[Standards] XMPP Certificate checking algorithm

Shumon Huque shuque at isc.upenn.edu
Mon Feb 18 01:22:27 UTC 2008

On Sun, Feb 17, 2008 at 04:39:17PM -0800, Justin Karneges wrote:
> On Sunday 17 February 2008 2:23 pm, Shumon Huque wrote:
> > In a later message in the same thread, I brought up the additional
> > possibility of using RFC 4985 to perform certificate checks:
> IMO, this is totally goofy.  A CA creating such a certificate would need 
> authorization from both the certificate owner and the target service.  Maybe 
> this could be useful for some internal organization, but it is probably not 
> very useful on the open internet.  RFC 4985 is certainly no solution for 
> talk.google.com, which is what this explicit trust stuff is usually about...
> -Justin

Why is it goofy? The problem I'm trying to solve, is that I
want to deploy an SSL/TLS protected XMPP service at the domain 
name "upenn.edu", which hosts many other SSL/TLS protected 
non-XMPP services. And I want to do it in such a way that the
XMPP service cannot use it's X.509 key+certificate to impersonate
any of the other services (either intentionally or as a result
of compromise). RFC 4985 provides a way to do this. And actually,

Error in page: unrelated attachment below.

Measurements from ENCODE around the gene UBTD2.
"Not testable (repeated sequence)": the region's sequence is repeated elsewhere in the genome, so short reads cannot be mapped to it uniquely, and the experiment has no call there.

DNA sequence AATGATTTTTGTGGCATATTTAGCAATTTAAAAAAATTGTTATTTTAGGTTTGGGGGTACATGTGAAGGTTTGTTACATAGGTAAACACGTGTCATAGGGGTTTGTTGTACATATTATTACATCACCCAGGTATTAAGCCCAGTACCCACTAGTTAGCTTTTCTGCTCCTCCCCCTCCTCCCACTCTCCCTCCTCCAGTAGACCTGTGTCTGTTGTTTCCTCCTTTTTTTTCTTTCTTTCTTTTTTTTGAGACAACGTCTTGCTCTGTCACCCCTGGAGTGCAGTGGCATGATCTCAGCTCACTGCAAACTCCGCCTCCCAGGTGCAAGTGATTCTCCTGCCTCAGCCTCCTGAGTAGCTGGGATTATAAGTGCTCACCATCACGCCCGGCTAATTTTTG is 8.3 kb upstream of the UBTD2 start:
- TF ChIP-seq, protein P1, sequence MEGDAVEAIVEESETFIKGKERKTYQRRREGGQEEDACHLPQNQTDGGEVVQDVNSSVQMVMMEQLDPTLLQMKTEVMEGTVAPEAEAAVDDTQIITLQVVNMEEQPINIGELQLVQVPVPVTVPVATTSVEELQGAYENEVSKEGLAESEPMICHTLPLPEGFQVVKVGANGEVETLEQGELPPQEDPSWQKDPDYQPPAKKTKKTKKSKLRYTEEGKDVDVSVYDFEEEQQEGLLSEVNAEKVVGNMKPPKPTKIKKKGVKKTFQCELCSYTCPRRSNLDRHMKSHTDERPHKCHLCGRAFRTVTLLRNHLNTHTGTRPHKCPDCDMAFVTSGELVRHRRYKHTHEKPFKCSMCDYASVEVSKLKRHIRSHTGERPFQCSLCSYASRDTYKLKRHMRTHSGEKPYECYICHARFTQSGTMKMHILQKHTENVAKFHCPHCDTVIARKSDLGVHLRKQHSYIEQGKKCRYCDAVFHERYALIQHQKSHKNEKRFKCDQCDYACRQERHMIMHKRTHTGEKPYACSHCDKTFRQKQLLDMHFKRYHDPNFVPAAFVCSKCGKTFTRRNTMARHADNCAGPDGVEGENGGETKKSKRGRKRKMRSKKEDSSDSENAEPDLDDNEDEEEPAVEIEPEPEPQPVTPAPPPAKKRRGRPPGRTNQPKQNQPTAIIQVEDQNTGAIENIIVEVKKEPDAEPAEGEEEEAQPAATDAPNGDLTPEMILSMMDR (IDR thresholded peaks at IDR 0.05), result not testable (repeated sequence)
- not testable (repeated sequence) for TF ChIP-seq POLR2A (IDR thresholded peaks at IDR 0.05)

I think it could potentially be a solution for talk.google.com if 
everyone adopted it.

This is a general problem (although many people don't realize it).
The predominant certification model in the Internet today is to
issue certificates for hostnames. The problem is that a given
host/domain-name may be providing many services, and for proper
compartmentalization of security, there needs to be way to more
granularly specify what entity a certificate is actually for (such 
as a specific service running on a host).

Another security compartmentalization reason one might want 
certificates tied to hostnames and authorized to provide a 
specific service is: if an SRV record points to 50 backend hosts,
then you can revoke the certificate of a single compromised 
host, instead of having to revoke one shared certificate, and 
taking down the whole system. This of course assumes that 
revoking a certificate actually does something in the real
world :-)

In case it wasn't clear, I was proposing this only as an optional
certificate validation method for those organizations that want
to use it.


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